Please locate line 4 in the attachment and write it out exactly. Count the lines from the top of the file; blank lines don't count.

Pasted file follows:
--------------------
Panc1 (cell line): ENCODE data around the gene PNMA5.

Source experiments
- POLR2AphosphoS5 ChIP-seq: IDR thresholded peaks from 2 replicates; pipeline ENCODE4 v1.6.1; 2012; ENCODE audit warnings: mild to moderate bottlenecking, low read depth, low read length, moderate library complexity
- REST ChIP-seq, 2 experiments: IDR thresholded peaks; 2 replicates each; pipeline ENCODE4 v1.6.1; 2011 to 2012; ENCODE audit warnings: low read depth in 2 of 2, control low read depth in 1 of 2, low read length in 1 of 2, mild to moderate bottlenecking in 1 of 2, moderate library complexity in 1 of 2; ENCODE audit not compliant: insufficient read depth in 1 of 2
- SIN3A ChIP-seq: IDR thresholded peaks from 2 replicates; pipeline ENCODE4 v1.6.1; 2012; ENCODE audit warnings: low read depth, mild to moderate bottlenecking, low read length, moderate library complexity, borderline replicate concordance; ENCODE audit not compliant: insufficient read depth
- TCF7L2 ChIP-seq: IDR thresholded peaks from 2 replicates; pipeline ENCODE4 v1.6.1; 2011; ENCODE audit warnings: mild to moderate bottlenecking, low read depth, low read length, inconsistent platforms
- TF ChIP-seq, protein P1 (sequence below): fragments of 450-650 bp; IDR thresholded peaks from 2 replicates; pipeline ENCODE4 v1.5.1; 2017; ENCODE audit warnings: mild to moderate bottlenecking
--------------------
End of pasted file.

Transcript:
- REST ChIP-seq, 2 experiments: IDR thresholded peaks; 2 replicates each; pipeline ENCODE4 v1.6.1; 2011 to 2012; ENCODE audit warnings: low read depth in 2 of 2, control low read depth in 1 of 2, low read length in 1 of 2, mild to moderate bottlenecking in 1 of 2, moderate library complexity in 1 of 2; ENCODE audit not compliant: insufficient read depth in 1 of 2